Computational Storage: Data Compression and Database Computing Pushdown

By Zhongzhe Xiong, ScaleFlux

“The chips are down for Moore’s law”, an article published on Nature on February 9, 2016, claimed that the upcoming International Technology Roadmap for Semiconductors (ITRS) would no longer pursue Moore’s Law, breaking the golden rule that dominated the chip industry for 50 years.

Figure. 1

In its narrow sense, Moore’s Law refers to Gordon Moore’s observation that the number of transistors on a microchip doubles every 18 to 24 months even as the cost of computers is halved. It relates the price to the integration level. However, Moore’s Law that we talk about here includes three important rules: Moore’s Law, Dennard Scaling, and Pollark’s Rule.

· Dennard Scaling states that as transistor density increased, power consumption per transistor would drop, so that the power per mm2 of silicon would be near constant. Because the computational capability of a mm2 of silicon was increasing with each new generation of technology, computers would become more energy efficient.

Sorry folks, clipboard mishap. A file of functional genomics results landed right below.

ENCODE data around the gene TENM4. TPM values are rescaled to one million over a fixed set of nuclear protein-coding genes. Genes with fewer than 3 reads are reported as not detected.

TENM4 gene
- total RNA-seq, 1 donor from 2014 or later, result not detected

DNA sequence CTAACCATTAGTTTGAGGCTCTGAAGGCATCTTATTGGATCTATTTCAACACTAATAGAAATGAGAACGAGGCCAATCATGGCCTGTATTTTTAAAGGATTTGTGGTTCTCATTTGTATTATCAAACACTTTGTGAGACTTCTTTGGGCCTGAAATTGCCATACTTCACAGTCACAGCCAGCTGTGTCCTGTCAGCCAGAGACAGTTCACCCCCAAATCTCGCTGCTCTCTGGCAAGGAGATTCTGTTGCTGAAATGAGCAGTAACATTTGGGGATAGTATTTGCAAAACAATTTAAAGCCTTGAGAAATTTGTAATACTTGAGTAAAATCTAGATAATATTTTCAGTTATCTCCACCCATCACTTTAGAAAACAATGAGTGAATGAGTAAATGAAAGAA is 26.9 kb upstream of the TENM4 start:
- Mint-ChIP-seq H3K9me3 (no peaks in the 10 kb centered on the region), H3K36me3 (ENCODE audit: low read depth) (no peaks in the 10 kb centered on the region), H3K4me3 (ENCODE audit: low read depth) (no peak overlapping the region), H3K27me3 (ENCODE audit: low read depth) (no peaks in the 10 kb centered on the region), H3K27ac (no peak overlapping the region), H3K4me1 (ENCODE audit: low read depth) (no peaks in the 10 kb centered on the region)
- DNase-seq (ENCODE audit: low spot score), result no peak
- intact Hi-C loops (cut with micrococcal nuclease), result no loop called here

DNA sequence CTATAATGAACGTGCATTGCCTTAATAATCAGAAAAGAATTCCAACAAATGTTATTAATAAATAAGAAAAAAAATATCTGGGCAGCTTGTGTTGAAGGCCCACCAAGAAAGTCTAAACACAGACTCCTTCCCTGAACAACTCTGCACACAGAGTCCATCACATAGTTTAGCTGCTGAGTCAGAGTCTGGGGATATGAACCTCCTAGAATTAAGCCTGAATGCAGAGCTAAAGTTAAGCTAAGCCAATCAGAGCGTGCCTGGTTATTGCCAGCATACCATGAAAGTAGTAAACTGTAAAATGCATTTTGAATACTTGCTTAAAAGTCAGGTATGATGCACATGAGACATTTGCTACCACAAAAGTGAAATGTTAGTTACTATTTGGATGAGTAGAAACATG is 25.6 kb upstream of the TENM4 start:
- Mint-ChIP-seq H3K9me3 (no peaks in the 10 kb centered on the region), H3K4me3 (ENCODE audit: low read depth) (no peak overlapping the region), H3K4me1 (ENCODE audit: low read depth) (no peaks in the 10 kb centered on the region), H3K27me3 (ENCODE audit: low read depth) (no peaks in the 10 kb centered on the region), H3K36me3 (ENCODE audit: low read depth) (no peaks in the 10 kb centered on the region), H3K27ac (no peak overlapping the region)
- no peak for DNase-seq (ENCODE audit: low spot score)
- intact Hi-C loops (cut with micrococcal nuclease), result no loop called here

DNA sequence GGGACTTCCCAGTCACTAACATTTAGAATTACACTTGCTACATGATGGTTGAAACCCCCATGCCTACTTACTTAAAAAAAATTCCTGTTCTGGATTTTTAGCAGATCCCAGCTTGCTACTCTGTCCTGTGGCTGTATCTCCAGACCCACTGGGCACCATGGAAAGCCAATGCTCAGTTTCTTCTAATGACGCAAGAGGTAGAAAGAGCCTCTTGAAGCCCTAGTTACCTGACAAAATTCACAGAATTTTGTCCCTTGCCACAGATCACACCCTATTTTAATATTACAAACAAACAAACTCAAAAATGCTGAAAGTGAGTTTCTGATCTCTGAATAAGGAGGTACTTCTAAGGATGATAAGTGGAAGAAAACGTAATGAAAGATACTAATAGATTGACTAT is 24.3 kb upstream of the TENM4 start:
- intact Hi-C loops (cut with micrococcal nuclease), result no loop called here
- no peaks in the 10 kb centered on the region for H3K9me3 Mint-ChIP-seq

· Pollack’s Rule states that with the same process, microprocessor performance increase is roughly proportional to the square root of the increase in the number of transistors on a microchip.

· Dennard scaling began to slow significantly in 2007 and faded to almost nothing by 2012, as shown in the following figure.

Figure. 2

Therefore, the “end of Moore’s Law” means the end of the user value triangle (price, integration, and performance) built on top of the three important rules.

In 2017, Turing Award winners John L. Hennessy and David A. Patterson proposed to use heterogeneous processors to optimize the design time and cost in their article “A New Golden Age for Computer Architecture”.

As the focus of innovation in architecture shifts from the general-purpose CPU to domain-specific and heterogeneous processors, we will need to achieve major breakthroughs in design time and cost.